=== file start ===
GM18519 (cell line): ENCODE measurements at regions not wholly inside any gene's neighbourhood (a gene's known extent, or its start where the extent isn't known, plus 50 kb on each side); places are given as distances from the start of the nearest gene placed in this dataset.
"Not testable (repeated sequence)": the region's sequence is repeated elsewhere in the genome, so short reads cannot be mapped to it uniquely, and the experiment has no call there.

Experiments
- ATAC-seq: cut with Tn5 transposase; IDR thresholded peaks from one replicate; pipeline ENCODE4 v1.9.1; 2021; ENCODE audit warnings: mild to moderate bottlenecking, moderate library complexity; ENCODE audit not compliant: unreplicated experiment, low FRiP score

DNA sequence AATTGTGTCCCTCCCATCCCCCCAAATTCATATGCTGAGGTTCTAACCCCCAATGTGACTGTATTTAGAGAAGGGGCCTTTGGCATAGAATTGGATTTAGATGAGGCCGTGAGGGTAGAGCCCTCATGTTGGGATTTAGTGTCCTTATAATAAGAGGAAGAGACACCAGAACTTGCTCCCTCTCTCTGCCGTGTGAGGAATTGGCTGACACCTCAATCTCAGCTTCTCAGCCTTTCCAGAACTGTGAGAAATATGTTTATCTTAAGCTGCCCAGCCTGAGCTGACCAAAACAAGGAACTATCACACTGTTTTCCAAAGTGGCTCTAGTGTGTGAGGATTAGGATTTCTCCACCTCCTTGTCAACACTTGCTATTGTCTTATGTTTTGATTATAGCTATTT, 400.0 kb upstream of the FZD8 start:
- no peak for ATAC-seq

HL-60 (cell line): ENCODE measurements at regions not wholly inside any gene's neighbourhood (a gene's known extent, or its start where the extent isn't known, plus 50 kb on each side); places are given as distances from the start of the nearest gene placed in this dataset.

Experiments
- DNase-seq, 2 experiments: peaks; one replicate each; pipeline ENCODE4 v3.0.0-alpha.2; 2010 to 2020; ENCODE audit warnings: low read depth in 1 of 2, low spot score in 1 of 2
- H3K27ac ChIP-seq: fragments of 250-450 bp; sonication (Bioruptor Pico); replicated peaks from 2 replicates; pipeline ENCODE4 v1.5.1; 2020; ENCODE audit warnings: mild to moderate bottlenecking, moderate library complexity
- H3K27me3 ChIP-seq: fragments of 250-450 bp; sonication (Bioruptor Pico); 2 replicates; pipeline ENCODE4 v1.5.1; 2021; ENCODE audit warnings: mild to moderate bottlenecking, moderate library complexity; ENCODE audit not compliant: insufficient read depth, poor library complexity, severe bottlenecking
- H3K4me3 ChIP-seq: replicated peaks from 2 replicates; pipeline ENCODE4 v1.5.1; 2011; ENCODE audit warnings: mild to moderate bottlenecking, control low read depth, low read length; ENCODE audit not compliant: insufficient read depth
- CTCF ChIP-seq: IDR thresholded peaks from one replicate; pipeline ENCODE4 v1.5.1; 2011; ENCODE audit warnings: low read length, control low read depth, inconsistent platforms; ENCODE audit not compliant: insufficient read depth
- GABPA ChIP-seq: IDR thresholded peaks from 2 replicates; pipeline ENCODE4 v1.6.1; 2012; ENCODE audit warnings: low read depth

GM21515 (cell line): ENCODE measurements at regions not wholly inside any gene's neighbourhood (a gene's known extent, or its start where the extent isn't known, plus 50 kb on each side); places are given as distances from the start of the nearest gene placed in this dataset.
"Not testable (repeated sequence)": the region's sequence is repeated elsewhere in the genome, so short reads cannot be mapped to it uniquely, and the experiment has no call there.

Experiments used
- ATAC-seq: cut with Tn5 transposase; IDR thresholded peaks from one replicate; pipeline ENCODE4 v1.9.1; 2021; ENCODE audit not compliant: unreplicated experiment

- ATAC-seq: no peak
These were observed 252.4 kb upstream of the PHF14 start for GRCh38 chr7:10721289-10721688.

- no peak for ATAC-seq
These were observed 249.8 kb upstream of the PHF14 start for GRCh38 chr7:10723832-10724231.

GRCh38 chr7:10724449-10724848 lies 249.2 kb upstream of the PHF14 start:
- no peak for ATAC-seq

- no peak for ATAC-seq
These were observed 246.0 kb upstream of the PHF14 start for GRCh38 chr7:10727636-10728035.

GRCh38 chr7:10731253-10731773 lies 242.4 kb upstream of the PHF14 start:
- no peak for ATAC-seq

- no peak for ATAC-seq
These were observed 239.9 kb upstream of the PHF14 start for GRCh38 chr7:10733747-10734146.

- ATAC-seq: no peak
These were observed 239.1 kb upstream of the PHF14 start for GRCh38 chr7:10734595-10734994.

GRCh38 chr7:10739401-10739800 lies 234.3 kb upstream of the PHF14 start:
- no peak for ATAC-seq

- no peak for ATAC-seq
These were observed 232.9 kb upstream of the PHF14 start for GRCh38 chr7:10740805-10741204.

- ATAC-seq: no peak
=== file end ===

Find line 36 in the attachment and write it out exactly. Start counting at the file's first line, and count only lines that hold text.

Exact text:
These were observed 232.9 kb upstream of the PHF14 start for GRCh38 chr7:10740805-10741204.